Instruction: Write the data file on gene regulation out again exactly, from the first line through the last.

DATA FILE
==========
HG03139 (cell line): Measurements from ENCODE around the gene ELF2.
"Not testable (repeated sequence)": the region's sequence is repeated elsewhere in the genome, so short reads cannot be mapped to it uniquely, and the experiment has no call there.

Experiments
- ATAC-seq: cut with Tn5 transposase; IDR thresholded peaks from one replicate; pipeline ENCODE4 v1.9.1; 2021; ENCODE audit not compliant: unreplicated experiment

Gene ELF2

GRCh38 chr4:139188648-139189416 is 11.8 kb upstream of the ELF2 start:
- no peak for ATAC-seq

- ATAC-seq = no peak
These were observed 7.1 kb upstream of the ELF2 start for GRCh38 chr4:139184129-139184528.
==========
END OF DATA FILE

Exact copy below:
HG03139 (cell line): Measurements from ENCODE around the gene ELF2.
"Not testable (repeated sequence)": the region's sequence is repeated elsewhere in the genome, so short reads cannot be mapped to it uniquely, and the experiment has no call there.

Experiments
- ATAC-seq: cut with Tn5 transposase; IDR thresholded peaks from one replicate; pipeline ENCODE4 v1.9.1; 2021; ENCODE audit not compliant: unreplicated experiment

Gene ELF2

GRCh38 chr4:139188648-139189416 is 11.8 kb upstream of the ELF2 start:
- no peak for ATAC-seq

- ATAC-seq = no peak
These were observed 7.1 kb upstream of the ELF2 start for GRCh38 chr4:139184129-139184528.